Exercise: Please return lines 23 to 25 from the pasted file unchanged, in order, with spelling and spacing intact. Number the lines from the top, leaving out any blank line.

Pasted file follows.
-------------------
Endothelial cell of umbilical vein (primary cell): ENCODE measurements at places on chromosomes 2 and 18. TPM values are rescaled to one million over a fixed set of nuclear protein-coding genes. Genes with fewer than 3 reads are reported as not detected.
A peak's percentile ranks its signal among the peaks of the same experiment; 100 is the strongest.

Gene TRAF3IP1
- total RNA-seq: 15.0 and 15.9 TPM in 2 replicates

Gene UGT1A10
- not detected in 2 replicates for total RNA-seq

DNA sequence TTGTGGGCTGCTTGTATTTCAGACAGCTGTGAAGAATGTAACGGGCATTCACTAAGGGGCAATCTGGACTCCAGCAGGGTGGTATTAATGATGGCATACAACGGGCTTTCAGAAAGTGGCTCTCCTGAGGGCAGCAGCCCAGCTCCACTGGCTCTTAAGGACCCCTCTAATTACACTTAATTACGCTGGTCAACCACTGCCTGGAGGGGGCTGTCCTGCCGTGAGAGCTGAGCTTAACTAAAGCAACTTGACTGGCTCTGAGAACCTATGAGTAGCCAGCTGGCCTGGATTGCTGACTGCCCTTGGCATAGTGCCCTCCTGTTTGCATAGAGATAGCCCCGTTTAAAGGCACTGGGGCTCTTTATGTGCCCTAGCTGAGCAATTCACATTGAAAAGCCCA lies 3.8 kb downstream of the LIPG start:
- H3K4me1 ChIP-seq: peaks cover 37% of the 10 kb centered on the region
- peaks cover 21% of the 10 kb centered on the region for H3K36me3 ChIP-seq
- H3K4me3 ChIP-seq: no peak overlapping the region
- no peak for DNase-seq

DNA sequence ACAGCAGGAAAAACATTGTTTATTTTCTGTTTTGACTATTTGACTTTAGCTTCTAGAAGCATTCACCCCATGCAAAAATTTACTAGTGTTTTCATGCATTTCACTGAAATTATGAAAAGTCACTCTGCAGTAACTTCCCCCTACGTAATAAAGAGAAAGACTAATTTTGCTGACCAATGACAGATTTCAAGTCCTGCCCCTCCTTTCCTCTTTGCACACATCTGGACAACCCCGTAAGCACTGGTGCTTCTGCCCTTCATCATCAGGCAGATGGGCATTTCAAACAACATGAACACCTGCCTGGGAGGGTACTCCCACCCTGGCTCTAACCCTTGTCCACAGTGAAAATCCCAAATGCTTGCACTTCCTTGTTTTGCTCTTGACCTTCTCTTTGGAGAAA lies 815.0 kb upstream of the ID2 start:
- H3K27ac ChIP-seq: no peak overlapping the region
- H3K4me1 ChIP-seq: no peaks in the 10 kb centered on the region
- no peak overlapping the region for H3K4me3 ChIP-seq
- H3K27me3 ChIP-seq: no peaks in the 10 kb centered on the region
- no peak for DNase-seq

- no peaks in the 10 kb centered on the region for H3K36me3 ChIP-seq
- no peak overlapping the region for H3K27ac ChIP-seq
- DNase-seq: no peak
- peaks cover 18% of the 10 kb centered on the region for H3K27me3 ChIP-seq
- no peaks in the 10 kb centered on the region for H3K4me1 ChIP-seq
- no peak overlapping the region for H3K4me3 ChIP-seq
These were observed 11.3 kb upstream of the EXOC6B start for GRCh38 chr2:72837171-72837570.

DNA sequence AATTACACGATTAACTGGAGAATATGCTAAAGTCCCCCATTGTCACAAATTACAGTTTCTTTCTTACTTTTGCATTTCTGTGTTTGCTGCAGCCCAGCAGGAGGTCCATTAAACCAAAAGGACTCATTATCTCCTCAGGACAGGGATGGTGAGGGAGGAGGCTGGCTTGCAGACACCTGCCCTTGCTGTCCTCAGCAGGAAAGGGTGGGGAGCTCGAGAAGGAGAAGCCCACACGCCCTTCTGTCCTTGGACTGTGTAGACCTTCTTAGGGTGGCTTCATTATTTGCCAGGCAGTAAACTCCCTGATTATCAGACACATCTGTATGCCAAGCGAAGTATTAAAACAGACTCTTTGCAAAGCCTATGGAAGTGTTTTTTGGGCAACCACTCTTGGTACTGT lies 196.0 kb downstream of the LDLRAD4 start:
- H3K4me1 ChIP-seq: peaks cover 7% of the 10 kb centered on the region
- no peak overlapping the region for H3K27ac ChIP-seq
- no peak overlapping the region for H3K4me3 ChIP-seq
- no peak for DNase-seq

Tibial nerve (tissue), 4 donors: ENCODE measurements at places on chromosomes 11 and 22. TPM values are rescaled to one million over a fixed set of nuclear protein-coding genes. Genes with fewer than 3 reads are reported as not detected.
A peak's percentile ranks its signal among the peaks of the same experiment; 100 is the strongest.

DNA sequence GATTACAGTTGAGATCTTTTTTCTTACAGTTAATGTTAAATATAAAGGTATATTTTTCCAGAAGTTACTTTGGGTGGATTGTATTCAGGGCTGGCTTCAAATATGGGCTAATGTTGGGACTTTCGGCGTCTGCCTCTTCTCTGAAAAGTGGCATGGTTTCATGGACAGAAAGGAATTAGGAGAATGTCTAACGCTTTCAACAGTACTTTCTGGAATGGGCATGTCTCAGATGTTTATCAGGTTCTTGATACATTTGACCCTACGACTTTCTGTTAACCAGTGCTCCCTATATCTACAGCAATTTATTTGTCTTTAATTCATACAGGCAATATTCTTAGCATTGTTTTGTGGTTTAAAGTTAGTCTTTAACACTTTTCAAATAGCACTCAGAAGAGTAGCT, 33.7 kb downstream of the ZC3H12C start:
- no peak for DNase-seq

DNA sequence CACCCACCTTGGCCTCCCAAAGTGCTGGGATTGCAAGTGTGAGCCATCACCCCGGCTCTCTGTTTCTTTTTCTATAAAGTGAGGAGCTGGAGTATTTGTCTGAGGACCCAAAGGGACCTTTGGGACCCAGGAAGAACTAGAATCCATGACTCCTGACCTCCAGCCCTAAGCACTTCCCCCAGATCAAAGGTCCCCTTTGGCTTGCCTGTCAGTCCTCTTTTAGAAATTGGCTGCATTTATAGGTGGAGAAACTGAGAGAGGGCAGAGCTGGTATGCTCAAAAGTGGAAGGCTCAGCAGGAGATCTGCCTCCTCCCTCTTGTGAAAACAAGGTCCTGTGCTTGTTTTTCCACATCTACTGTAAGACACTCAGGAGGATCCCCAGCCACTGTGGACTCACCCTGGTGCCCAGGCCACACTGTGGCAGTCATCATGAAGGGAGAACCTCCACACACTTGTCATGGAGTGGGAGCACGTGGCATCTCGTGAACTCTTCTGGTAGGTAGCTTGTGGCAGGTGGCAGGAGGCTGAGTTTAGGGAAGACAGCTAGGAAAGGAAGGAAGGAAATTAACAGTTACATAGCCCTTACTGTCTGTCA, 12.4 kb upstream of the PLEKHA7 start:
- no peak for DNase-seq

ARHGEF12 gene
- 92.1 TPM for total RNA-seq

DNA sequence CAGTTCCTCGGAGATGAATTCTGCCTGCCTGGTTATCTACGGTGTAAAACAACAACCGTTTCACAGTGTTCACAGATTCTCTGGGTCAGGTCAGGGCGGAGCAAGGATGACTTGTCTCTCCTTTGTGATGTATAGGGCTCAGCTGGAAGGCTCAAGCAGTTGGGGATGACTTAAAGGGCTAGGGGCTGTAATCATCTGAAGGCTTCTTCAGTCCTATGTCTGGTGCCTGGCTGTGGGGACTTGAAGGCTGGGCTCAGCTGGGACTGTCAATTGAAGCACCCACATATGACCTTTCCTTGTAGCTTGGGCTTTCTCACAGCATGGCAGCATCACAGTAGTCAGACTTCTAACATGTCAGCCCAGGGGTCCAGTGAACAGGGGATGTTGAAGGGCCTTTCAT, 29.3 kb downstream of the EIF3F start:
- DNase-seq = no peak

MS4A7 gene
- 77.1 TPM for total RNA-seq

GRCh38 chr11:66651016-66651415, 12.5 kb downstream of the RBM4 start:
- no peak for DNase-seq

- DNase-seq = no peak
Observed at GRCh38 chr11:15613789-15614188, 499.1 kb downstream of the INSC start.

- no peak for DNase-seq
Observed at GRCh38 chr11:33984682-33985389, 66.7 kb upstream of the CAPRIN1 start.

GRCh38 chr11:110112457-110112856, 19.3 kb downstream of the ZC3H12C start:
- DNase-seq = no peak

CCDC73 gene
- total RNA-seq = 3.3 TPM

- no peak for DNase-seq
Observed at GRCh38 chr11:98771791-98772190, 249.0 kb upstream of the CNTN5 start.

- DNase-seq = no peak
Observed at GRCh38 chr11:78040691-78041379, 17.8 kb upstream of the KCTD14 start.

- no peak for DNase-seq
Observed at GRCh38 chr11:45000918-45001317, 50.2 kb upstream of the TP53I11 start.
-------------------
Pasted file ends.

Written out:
- no peak overlapping the region for H3K4me3 ChIP-seq
These were observed 11.3 kb upstream of the EXOC6B start for GRCh38 chr2:72837171-72837570.

DNA sequence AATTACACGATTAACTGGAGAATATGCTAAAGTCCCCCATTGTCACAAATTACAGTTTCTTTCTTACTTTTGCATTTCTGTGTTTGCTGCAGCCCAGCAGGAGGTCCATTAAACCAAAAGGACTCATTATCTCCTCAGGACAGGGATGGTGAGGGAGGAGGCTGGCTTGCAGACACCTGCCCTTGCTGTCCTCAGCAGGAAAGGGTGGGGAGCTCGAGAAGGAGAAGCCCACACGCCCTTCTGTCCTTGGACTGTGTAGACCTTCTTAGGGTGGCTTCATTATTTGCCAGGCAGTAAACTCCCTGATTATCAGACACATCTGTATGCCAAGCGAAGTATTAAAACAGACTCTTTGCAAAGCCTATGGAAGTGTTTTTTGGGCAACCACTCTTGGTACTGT lies 196.0 kb downstream of the LDLRAD4 start: